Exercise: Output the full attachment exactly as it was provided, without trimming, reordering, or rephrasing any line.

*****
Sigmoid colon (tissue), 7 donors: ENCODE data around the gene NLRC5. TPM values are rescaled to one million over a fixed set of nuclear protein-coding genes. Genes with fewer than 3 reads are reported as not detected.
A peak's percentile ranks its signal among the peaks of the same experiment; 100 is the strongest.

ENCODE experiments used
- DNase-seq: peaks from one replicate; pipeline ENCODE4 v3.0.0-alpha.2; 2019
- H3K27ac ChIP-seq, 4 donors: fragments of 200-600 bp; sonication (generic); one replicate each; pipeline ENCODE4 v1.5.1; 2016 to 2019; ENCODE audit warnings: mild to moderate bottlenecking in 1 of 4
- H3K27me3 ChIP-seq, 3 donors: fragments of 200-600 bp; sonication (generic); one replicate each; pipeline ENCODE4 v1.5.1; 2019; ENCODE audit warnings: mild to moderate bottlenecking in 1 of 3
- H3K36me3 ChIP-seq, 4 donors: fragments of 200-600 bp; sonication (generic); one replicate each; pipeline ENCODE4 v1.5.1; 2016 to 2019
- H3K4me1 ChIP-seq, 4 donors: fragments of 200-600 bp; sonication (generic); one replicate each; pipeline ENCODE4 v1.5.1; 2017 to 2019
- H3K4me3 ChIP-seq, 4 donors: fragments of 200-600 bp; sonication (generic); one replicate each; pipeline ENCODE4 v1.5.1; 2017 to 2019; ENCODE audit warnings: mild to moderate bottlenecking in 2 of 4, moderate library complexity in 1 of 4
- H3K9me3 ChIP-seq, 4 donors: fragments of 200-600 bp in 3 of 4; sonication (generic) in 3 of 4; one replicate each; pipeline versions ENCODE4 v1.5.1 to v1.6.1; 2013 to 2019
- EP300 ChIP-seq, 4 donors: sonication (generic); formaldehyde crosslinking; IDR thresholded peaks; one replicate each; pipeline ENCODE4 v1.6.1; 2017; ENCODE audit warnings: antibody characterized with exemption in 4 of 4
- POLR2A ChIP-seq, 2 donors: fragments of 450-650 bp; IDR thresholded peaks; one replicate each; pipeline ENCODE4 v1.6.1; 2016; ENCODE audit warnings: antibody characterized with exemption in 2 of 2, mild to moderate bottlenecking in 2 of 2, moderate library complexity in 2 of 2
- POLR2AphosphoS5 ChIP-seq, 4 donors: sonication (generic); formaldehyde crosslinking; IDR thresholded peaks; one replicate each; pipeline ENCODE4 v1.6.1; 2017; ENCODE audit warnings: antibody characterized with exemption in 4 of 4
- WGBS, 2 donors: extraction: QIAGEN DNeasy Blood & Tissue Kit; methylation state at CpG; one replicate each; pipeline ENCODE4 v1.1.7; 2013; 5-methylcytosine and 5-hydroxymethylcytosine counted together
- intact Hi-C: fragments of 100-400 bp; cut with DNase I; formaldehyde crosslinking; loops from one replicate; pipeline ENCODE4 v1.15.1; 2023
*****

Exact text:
Sigmoid colon (tissue), 7 donors: ENCODE data around the gene NLRC5. TPM values are rescaled to one million over a fixed set of nuclear protein-coding genes. Genes with fewer than 3 reads are reported as not detected.
A peak's percentile ranks its signal among the peaks of the same experiment; 100 is the strongest.

ENCODE experiments used
- DNase-seq: peaks from one replicate; pipeline ENCODE4 v3.0.0-alpha.2; 2019
- H3K27ac ChIP-seq, 4 donors: fragments of 200-600 bp; sonication (generic); one replicate each; pipeline ENCODE4 v1.5.1; 2016 to 2019; ENCODE audit warnings: mild to moderate bottlenecking in 1 of 4
- H3K27me3 ChIP-seq, 3 donors: fragments of 200-600 bp; sonication (generic); one replicate each; pipeline ENCODE4 v1.5.1; 2019; ENCODE audit warnings: mild to moderate bottlenecking in 1 of 3
- H3K36me3 ChIP-seq, 4 donors: fragments of 200-600 bp; sonication (generic); one replicate each; pipeline ENCODE4 v1.5.1; 2016 to 2019
- H3K4me1 ChIP-seq, 4 donors: fragments of 200-600 bp; sonication (generic); one replicate each; pipeline ENCODE4 v1.5.1; 2017 to 2019
- H3K4me3 ChIP-seq, 4 donors: fragments of 200-600 bp; sonication (generic); one replicate each; pipeline ENCODE4 v1.5.1; 2017 to 2019; ENCODE audit warnings: mild to moderate bottlenecking in 2 of 4, moderate library complexity in 1 of 4
- H3K9me3 ChIP-seq, 4 donors: fragments of 200-600 bp in 3 of 4; sonication (generic) in 3 of 4; one replicate each; pipeline versions ENCODE4 v1.5.1 to v1.6.1; 2013 to 2019
- EP300 ChIP-seq, 4 donors: sonication (generic); formaldehyde crosslinking; IDR thresholded peaks; one replicate each; pipeline ENCODE4 v1.6.1; 2017; ENCODE audit warnings: antibody characterized with exemption in 4 of 4
- POLR2A ChIP-seq, 2 donors: fragments of 450-650 bp; IDR thresholded peaks; one replicate each; pipeline ENCODE4 v1.6.1; 2016; ENCODE audit warnings: antibody characterized with exemption in 2 of 2, mild to moderate bottlenecking in 2 of 2, moderate library complexity in 2 of 2
- POLR2AphosphoS5 ChIP-seq, 4 donors: sonication (generic); formaldehyde crosslinking; IDR thresholded peaks; one replicate each; pipeline ENCODE4 v1.6.1; 2017; ENCODE audit warnings: antibody characterized with exemption in 4 of 4
- WGBS, 2 donors: extraction: QIAGEN DNeasy Blood & Tissue Kit; methylation state at CpG; one replicate each; pipeline ENCODE4 v1.1.7; 2013; 5-methylcytosine and 5-hydroxymethylcytosine counted together
- intact Hi-C: fragments of 100-400 bp; cut with DNase I; formaldehyde crosslinking; loops from one replicate; pipeline ENCODE4 v1.15.1; 2023